But his favorite attack of all is that those of us who don’t agree with him, that we only care about rich people. Mr. President, I still live in the same working-class neighborhood I grew up in. My neighbors aren’t millionaires; they’re retirees who depend on Social Security and Medicare. They’re workers who have to get up early tomorrow morning and go to work to pay the bills. They’re immigrants who came here because they were stuck in poverty in the countries where the government dominated the economy.

The tax increases and the deficit spending you propose will hurt middle-class families. It will cost them their raises. It will cost them their benefits. It may even cost some of them their jobs. And it will hurt seniors because it does nothing to save Medicare and Social Security.

So, Mr. President, I don’t oppose your plans because I want to protect the rich. I oppose your plans because I want to protect my neighbors, hard-working middle-class Americans who don’t need us to come up with a plan to grow the government. They need a plan to grow the middle class.

Economic growth is the best way to help the middle class. Unfortunately, our economy actually shrank during the last three months of 2012. But if we can get the economy to grow at just 4 percent a year, it would create middle-class jobs and it would reduce our deficits by almost $4 trillion over the next decade.

Tax increases can’t do this. Raising taxes won’t create private- sector jobs. And there’s no realistic tax increase that could lower our deficits by almost $4 trillion. That’s why I hope the president will abandon his obsession with raising taxes and instead work with us to achieve real growth in our economy.

It was an effective rebuttal, and well delivered.  Instead of trying to outdo Obama on government freebies, Rubio offered a clear explanation of why those promises won’t work, and most of them won’t even be tried.  At the same time, Rubio reset the Republican approach to middle-class economics, a point not lost on Politico’s Jonathan Martin:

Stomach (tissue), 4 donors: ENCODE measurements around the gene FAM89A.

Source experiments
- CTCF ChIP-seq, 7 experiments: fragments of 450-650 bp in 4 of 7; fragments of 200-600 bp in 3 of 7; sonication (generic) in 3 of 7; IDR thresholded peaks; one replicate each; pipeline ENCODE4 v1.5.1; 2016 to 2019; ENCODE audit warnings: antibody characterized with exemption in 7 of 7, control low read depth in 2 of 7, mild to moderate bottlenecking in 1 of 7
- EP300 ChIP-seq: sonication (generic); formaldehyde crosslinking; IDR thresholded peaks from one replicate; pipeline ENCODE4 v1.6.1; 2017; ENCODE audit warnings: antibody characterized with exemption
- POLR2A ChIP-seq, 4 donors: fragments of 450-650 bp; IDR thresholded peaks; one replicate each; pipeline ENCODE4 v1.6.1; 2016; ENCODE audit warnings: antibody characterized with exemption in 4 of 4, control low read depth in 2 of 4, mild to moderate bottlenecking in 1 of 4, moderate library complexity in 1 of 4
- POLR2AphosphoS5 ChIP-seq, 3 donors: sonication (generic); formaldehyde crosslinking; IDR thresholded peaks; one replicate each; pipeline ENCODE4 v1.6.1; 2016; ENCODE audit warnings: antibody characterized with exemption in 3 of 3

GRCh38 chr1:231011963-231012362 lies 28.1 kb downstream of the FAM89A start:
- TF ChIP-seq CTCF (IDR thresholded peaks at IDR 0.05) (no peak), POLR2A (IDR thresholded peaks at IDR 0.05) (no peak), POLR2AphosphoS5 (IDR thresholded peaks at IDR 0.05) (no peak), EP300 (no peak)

The selection of Rubio to speak for his party marked the latest, and perhaps most overt, step in the GOP’s rehabilitation project since Election Day, an effort to repackage its identity without altering its policies.

And at four separate moments in his remarks, Rubio went to great lengths to get the message across: The GOP isn’t the party of rich white guys. …

Later, Rubio returned to the personal, noting that he had to foot his own college bills. “When I finished school, I owed over $100,000 in student loans, a debt I paid off just a few months ago,” he said.

And ,if he hadn’t gotten his point across, Rubio came back to his class identity toward the end of his remarks in a paean to Medicare.

“It provided my father the care he needed to battle cancer and ultimately die with dignity,” said Rubio of government health insurance for the elderly. “And it pays for the care my mother receives now. “

And if you thought you heard a common phrase laced throughout the remarks, you did: “Middle-class” came in for 16 mentions.

Just for the record, Obama’s much-longer speech only had eight mentions of the “middle class.”

Rubio provided himself a good argument for his ascendancy as the public leader of the Republican Party, not just on policy but also on philosophy.  I’d bet that Rubio’s speech gets remembered for its content longer than Obama’s SOTU retread.

That being said, the time to hydrate is before the cameras roll.